In adopting the amendments to the Adult Entertainment Ordinance, the City relied upon a report prepared by Robert Penna, Ph.D. (the "Penna Report") (Id. at ¶ 13.) The Penna Report addressed the adverse secondary effects alleged to be associated with adult entertainment in other municipalities. (Id. at ¶ 14.) The report did not specifically study Schenectady. (Id.) The City also purports to have relied upon other anecdotal evidence of the secondary effects of sexually oriented businesses. (See Brockbank Aff. at ¶¶ 3-7; Oct. 31, 2002 Jurczynski Aff., at ¶¶ 4-8). This other evidence includes convictions on charges of prostitution of the owner and his wife of a nude dancing facility (the Toy Box) in the City; complaints from police officers regarding sexual activity in and near sexually oriented businesses within the City; citizen complaints of noise, increased crime, declining property values, concern for the welfare of their families, and sexual activity in and near sexually oriented businesses within the City; complaints from business owners; and personal observations of the City's mayor. (Id.; May 18, 2001 Jurczynski Aff. at ¶ 5.) The City did not obtain or review any data regarding property values, crime rates, or traffic or noise levels within the vicinity of adult businesses. (Pl.'s Stmnt. of Mat. Facts at ¶ 17.) Further, the City does not have any records of citizen complaints. (Id. at ¶ 19.)*fn1 The only evidence of local secondary effects considered by the City's Planning Commission consisted of the testimony of two residents. (See Pl.'s Ex. M, p. 9-10.) One of the residents stated that adult bookstores are an eyesore and threaten the moral character of the City. (Id.) The other resident, a representative of the Calvary Baptist Church, testified that adult material is detrimental to the community. (Id.)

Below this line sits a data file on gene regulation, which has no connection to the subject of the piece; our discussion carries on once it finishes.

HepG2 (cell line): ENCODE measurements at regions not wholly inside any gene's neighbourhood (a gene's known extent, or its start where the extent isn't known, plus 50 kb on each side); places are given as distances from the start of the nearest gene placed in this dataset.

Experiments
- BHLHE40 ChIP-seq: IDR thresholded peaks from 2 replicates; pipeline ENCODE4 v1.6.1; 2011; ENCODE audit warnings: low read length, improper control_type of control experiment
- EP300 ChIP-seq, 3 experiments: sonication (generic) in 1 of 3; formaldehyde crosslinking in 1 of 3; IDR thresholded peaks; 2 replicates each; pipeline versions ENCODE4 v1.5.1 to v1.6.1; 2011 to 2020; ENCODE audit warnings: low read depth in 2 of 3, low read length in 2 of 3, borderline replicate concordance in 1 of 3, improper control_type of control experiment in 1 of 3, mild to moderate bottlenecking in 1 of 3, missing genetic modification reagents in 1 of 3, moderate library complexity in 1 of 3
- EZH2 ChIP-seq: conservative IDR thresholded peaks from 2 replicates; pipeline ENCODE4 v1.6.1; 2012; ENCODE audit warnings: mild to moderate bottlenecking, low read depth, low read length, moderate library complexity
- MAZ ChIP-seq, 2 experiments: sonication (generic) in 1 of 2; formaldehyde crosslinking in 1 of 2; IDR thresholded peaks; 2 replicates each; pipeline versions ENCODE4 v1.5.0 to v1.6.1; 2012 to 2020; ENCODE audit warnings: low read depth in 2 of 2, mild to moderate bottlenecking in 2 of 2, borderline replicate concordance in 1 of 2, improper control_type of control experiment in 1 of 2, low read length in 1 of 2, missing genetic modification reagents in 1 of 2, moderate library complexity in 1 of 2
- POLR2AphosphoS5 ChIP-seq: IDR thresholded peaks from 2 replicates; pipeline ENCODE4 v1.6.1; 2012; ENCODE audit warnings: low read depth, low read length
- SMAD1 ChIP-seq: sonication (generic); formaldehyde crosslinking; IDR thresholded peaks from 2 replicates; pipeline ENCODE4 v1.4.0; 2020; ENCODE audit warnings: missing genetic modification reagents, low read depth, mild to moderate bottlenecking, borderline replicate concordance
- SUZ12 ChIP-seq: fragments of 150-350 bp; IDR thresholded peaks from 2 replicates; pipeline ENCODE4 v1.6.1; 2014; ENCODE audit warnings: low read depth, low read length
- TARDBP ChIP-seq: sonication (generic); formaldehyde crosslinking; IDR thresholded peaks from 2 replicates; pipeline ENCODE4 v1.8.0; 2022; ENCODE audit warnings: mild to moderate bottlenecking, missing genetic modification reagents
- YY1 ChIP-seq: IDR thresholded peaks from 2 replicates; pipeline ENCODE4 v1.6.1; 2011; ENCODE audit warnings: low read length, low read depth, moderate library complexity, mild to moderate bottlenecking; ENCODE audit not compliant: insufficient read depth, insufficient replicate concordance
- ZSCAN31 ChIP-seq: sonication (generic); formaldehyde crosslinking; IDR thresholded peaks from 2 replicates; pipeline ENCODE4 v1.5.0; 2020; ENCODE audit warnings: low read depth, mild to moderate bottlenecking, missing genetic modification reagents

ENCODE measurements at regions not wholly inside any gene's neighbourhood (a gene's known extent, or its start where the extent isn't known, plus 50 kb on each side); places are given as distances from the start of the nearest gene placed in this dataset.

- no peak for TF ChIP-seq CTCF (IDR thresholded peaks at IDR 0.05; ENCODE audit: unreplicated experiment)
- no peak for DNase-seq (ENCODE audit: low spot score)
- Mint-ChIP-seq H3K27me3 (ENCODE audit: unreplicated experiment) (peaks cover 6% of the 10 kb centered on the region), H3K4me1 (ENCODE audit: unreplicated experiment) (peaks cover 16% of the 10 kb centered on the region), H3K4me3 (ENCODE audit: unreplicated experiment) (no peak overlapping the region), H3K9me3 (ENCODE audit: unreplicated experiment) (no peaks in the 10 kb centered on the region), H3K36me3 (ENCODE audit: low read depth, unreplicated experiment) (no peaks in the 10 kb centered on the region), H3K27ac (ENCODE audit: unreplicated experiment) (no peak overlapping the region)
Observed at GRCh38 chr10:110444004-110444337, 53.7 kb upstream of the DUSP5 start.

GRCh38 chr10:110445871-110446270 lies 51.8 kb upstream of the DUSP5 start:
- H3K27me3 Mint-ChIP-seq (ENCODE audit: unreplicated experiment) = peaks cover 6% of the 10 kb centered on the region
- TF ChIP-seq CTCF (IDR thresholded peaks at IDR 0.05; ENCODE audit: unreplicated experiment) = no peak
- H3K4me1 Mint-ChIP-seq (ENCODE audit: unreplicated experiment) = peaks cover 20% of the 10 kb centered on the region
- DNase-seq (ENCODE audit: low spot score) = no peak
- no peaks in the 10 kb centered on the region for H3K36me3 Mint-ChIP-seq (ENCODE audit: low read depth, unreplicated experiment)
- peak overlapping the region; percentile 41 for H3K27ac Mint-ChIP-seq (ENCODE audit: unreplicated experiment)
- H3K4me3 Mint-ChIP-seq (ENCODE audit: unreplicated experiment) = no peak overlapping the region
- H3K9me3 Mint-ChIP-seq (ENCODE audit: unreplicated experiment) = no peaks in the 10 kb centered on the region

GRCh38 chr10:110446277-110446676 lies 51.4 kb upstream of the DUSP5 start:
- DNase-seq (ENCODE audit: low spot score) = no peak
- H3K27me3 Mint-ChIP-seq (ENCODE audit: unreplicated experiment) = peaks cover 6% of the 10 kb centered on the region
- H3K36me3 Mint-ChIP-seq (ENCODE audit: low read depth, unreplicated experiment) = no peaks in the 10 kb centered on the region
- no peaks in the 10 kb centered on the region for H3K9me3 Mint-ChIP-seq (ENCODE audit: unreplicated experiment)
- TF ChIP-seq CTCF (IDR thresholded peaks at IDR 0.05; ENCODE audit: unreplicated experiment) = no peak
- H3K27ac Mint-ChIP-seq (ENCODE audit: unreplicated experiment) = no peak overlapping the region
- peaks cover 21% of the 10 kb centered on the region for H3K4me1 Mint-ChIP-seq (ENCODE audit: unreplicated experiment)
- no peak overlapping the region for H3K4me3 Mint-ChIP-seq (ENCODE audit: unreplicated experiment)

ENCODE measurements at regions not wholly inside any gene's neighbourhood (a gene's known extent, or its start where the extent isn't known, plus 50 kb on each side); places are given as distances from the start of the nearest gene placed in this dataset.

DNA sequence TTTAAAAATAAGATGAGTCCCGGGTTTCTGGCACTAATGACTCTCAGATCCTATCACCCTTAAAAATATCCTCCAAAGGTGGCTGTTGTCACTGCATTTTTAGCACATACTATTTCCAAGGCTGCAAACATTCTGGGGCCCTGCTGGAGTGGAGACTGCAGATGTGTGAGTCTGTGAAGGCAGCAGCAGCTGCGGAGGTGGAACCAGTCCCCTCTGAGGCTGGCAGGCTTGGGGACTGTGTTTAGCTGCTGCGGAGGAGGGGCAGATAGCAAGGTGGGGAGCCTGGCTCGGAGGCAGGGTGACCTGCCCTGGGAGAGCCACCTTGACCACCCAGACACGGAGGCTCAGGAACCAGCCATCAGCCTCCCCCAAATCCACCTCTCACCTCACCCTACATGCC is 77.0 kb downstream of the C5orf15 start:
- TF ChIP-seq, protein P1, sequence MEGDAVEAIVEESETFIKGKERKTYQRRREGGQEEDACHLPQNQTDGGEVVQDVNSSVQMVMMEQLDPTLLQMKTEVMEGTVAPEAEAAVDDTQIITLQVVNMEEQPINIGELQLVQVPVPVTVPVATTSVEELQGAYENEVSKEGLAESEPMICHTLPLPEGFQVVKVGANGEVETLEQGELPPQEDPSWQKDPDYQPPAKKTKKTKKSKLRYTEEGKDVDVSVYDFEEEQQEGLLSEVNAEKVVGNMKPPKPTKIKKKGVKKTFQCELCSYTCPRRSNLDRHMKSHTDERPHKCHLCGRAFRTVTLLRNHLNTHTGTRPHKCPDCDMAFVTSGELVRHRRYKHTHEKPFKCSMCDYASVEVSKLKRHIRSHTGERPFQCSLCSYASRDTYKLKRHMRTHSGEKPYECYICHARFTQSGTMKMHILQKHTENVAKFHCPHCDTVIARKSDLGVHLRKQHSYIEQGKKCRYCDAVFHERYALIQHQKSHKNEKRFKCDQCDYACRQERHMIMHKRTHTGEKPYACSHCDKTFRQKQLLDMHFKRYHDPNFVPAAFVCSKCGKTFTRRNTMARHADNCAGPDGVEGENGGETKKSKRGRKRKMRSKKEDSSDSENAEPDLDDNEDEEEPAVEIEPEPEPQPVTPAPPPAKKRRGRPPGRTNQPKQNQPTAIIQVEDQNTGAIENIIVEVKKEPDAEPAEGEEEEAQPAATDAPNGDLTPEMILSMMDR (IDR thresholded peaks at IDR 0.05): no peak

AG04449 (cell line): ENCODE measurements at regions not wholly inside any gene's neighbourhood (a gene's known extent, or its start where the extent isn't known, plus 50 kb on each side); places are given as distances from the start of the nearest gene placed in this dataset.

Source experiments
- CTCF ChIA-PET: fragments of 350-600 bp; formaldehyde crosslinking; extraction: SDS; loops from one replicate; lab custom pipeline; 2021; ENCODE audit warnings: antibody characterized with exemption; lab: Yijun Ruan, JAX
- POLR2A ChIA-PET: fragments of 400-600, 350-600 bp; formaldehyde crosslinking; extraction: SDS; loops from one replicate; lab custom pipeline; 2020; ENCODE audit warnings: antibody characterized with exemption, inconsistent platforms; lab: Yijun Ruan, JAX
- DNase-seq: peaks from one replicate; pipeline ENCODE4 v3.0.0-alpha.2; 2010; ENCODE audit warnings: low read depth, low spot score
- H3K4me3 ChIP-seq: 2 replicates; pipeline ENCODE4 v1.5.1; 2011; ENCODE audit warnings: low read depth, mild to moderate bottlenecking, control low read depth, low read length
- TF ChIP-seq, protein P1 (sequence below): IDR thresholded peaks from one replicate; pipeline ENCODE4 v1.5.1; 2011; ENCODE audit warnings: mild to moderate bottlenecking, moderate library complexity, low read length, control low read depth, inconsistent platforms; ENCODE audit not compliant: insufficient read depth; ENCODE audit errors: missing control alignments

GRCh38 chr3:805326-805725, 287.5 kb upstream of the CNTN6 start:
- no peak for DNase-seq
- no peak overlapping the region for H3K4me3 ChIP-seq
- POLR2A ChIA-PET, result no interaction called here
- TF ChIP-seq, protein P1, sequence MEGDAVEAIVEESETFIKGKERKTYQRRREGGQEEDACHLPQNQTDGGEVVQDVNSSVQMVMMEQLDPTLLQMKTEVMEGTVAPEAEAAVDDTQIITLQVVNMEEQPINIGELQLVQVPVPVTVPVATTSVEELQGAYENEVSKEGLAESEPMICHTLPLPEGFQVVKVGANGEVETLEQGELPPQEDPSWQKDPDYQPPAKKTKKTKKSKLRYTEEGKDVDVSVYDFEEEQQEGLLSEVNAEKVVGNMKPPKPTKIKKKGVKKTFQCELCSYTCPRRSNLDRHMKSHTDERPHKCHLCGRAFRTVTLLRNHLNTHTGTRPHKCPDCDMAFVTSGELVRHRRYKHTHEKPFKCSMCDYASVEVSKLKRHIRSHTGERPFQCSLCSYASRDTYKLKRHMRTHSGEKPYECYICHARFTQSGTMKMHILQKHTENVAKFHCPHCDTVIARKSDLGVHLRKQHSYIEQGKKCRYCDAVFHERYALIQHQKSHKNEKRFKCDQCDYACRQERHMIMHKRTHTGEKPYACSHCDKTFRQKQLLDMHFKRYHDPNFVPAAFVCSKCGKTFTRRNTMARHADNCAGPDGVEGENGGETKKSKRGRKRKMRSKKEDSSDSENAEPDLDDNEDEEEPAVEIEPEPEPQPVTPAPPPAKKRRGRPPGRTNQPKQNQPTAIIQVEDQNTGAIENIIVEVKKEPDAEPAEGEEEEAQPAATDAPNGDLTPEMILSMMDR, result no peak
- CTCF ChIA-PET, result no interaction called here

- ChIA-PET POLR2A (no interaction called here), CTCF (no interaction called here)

The amendments to the Adult Entertainment Ordinance were enacted by the City without the substance of the amendments being referred to the City's Planning Commission for review, and without a public hearing or notice to the public of their passage. (Pl.'s Stmnt. of Mat. Facts at ¶ 29.)

C. Enforcement of the Zoning Ordinance Against Erie

On January 6, 2000, the City provided Erie with notice that it would have to close its adult oriented businesses by July 11, 2000. (Id. at ¶ 30.) Erie appealed this determination to the Schenectady Board of Zoning Appeals ("SBZA"). (Id. at ¶ 31.) The City opposed the appeal. (Id. at ¶ 33.) In June 2000, the SBZA granted Erie an extension to continue operating its adult oriented businesses until June 13, 2001. (Id.) On July 7, 2000, the City informed Erie that it was in violation of City Code 128-6 with respect to the use of doors on video booths at the businesses. (Id. at ¶ 34.) The City ultimately withdrew its enforcement effort regarding the video booths after receiving a letter from Erie's counsel. (Id. at ¶ 36.)

D. Efforts to Obtain an Alternate Location

In July 2000, plaintiff MCEC purchased certain property within the City purportedly to open an adult entertainment establishment that complied with the Adult Entertainment Ordinance. (Id. at ¶ 37.) On August 5, 2000, plaintiff Broadway applied for a building permit to construct a new building to house an adult bookstore. (Id. at ¶ 38.) Thereafter, the County of Schenectady commenced eminent domain proceedings to condemn the property purchased by MCEC. (Id. at ¶ 39.)

E. Procedural History


A moving party is entitled to summary judgment "if the pleadings, depositions, answers to interrogatories, and admissions on file, together with the affidavits, if any, show that there is no genuine issue as to any material fact and that the moving party is entitled to a judgment as a matter of law." Fed.R.Civ.P. 56(c). The ultimate inquiry is whether a reasonable jury could find for the nonmoving party based on the evidence presented, the legitimate inferences that could be drawn from that evidence in favor of the nonmoving party, and the applicable burden of proof. See Anderson v. Liberty Lobby, Inc., 477 U.S. 242, 252 (1986). In determining a motion for summary judgment, all inferences to be drawn from the facts contained in the exhibits and depositions "must be viewed in the light most favorable to the party opposing the motion." United States v. Diebold, Inc., 369 U.S. 654, 655 (1962); Hawkins v. Steingut, 829 F.2d 317, 319 (2d Cir. 1987). Nevertheless, "the litigant opposing summary ...